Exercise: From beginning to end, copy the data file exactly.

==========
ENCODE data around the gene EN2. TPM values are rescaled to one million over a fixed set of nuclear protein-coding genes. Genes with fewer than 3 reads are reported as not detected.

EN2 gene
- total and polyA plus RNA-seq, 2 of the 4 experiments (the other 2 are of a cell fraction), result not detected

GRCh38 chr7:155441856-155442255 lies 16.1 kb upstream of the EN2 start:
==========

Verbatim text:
ENCODE data around the gene EN2. TPM values are rescaled to one million over a fixed set of nuclear protein-coding genes. Genes with fewer than 3 reads are reported as not detected.

EN2 gene
- total and polyA plus RNA-seq, 2 of the 4 experiments (the other 2 are of a cell fraction), result not detected

GRCh38 chr7:155441856-155442255 lies 16.1 kb upstream of the EN2 start: